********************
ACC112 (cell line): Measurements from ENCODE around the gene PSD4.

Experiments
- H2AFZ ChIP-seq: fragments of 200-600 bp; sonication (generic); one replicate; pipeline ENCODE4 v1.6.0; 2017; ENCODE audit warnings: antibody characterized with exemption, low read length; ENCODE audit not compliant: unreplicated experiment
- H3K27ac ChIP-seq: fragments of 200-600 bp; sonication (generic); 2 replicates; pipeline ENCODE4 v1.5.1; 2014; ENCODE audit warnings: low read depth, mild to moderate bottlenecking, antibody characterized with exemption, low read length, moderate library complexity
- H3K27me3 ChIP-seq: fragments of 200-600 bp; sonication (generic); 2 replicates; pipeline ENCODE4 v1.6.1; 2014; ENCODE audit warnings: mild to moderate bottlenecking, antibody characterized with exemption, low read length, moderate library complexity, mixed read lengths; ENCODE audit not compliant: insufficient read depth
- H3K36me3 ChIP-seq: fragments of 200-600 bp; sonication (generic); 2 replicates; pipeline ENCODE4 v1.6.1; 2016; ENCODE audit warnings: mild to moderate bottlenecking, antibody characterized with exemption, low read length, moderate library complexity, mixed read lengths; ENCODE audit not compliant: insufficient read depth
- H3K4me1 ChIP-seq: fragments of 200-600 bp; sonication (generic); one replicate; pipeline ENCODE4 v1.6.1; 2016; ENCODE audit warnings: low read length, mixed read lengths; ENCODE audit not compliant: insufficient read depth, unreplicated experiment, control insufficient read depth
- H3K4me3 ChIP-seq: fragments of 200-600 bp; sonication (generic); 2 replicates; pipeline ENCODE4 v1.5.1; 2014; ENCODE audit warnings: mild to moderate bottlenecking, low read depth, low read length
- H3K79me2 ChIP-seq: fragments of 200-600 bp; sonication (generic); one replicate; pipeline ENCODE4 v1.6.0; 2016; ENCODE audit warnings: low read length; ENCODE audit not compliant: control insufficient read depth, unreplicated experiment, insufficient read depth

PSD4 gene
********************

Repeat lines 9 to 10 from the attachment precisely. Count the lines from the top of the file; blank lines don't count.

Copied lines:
- H3K79me2 ChIP-seq: fragments of 200-600 bp; sonication (generic); one replicate; pipeline ENCODE4 v1.6.0; 2016; ENCODE audit warnings: low read length; ENCODE audit not compliant: control insufficient read depth, unreplicated experiment, insufficient read depth

PSD4 gene